One of the more recent scandals about the Catholic Church in Ireland has brought up memories of going to Catholic schools.
Having been brought up a Catholic, I remember what it was like to believe in God as a kid. I also remember absolutely not wanting to make Holy Communion and refusing to smile for any of the photographs. Gradually, as I got older, I began to stop believing in God.
In primary school in Dublin, I was at a “state run” Christian Brothers school for two years, and every so often a priest (I’ll call him Father Brady, as I cannot remember his actual title) from the church round the corner would visit the school for us to make confession.
During one of his visits, I was in the line and I heard a lad, Sean, daring another kid, Johnathan (Johnno) to say to the priest that his confession was that he kept on thinking of little boys’ mickeys (Irish slang for penis).
‘Oi’m not fuckin sayin tha, ye dope, you say it,’ said Johnno.
‘Here, oi’ll pay ye two quid if ye say it,’ whispered Sean. ‘That’s two hundred jellies.’
There used to be a shop beside the school that sold sweets for a penny (cent) each.
‘Alrigh, giv us the two quid then,’ said Johnno.
‘No, you gotta say it first.’
‘Give me the fuckin two quid an oi’ll say it.’
‘Oi’ll give ye a pound and you’ll get other one when ye say it.’
‘Fuck sake, alrigh,’ said Johnno.
I was ahead of these two, but I remember the feeling of anticipation and the increasing urge to start laughing. The two behind me were still arguing over the pound deposit (“Give us one fifty now an oi’ll say it”) and when it was my turn, the best I could do from getting a full on attack of the giggles, was walk into the room with a big, silly grin on my face.
Father Brady asked me if I had committed any sins lately and I racked my brains. I honestly couldn’t think of anything, so I said:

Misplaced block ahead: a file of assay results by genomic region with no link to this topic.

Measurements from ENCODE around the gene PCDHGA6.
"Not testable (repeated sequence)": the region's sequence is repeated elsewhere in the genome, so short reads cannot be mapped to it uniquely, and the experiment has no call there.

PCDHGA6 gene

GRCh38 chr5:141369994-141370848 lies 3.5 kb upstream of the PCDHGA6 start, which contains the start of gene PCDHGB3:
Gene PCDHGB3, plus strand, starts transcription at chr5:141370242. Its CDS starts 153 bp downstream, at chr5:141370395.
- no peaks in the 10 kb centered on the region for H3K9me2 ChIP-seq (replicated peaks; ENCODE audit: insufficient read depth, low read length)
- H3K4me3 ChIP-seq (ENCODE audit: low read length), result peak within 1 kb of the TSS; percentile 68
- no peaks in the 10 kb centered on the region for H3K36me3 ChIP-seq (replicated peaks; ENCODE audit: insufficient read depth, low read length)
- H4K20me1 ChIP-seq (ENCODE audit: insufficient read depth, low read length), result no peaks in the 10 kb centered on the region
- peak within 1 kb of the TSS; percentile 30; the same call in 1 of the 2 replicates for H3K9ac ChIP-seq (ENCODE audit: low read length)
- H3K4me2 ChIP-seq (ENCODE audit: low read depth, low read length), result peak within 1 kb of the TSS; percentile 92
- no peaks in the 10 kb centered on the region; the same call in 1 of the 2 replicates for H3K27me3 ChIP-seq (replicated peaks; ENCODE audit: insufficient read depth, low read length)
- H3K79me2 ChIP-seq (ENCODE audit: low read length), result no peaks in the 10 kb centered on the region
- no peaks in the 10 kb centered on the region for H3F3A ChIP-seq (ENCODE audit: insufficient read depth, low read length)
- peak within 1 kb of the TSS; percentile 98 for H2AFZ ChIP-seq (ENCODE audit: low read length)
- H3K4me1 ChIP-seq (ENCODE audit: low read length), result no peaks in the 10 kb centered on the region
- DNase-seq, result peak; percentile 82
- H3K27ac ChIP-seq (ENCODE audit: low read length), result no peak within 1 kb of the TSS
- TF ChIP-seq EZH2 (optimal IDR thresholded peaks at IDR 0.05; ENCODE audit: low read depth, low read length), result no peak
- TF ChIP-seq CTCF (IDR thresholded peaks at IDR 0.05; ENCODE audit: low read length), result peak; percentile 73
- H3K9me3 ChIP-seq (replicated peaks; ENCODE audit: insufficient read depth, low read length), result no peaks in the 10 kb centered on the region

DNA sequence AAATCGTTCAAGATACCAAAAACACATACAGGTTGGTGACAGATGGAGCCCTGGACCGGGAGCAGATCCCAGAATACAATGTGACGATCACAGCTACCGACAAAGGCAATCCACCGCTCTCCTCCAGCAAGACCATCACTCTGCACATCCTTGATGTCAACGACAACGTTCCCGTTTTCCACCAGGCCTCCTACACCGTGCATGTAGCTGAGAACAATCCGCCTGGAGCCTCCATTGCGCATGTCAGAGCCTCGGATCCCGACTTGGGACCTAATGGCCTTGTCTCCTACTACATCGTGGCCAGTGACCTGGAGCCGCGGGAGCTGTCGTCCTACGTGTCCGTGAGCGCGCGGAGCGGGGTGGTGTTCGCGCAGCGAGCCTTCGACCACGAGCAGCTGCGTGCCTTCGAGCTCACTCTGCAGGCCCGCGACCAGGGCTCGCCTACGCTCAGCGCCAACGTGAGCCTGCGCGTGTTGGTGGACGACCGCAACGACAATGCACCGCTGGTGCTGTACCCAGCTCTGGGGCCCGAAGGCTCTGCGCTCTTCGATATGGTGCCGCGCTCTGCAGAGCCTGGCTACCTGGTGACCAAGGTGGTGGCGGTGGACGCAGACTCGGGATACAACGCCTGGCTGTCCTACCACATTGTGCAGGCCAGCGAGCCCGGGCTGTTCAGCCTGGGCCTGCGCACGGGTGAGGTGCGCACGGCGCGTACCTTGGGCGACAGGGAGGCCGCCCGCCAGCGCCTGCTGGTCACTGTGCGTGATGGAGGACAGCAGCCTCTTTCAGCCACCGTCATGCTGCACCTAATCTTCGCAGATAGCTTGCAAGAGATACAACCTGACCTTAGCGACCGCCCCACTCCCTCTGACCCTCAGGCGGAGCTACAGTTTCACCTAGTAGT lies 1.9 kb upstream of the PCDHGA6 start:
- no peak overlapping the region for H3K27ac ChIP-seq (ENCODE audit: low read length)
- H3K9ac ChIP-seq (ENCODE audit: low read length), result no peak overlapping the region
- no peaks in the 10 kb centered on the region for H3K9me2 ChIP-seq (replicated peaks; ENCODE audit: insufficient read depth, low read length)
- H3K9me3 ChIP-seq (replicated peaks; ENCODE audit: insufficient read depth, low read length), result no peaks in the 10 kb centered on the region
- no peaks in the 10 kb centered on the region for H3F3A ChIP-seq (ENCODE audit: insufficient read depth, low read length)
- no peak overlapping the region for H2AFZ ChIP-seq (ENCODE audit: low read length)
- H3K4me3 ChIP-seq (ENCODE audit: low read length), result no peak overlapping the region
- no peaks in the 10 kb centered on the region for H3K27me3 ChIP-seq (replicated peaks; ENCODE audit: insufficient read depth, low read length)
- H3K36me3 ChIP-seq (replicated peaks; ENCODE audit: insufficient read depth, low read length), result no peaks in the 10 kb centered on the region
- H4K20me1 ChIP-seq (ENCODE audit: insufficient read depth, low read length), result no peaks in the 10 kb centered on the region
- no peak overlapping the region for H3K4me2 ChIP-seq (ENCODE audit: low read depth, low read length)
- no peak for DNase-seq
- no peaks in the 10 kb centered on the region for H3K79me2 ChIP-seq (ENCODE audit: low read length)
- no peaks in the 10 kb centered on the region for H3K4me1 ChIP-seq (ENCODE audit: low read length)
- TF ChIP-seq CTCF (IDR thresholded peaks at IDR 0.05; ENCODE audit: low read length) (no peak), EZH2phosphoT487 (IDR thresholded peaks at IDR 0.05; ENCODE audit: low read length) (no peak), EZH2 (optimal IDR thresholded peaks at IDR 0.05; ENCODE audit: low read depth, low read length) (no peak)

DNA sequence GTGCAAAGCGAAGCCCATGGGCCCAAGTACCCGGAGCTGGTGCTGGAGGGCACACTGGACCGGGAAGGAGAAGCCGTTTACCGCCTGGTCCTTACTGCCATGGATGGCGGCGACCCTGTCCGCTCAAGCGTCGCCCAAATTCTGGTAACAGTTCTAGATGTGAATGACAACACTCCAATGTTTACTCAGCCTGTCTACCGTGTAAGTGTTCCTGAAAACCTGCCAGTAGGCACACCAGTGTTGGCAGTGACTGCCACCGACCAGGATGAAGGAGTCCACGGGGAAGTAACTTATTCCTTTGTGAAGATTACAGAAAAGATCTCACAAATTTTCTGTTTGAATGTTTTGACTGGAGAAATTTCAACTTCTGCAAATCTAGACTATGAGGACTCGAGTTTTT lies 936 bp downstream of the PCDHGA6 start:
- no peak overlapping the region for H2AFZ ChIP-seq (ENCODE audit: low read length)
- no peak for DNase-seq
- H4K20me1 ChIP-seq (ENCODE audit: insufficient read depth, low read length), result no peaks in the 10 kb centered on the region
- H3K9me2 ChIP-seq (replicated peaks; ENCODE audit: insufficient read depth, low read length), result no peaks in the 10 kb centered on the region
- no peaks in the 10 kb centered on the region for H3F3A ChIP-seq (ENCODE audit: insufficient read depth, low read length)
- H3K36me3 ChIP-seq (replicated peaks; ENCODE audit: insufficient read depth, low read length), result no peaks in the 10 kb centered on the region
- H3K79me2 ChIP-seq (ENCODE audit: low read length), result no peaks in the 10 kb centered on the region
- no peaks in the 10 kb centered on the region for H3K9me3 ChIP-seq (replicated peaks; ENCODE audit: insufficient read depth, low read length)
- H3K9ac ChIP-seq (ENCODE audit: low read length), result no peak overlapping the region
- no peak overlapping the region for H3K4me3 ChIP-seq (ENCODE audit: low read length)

‘No, Father, I can’t think of anything.’
‘But you must have done something,’ said Father Brady.
‘I really can’t think of anything, Father.’
Father Brady continued to press me for a confession, but I was sure of my innocence; this was all said while trying to stifle laughter. It wasn’t an act of rebelliousness, I honestly couldn’t think of a single thing worth saying.
Then he asked me to say the prayer that one normally recites after confession, but I didn’t know the words. I remember the disbelief on his face that I didn’t know this very common prayer and the apparent frustration in his tone when he said:
“Repeat after me, so.”
When I left, still grinning, the two next in line, Sean and Johnno, were silent; as Johnno went in, slamming the door behind him, Sean broke into a fit of convulsions.
Apparently the news had spread down the queue, because all the whispering and talking had stopped and you could have heard a pin drop in the room. Even the teacher, who was sitting at her desk, looked up, apparently wondering why everyone had gone silent.
All of a sudden, there came a roar from the confession room.
‘WHAT? WHAT DID YOU SAY TO ME?!’
The door burst open and out flew Johnno, followed closely by Father Brady, robes billowing.
The class burst into a roar of laughter. The result of this was that Johnno got five hundred lines and three days suspension. He also got five hundred jellies, so he didn’t mind.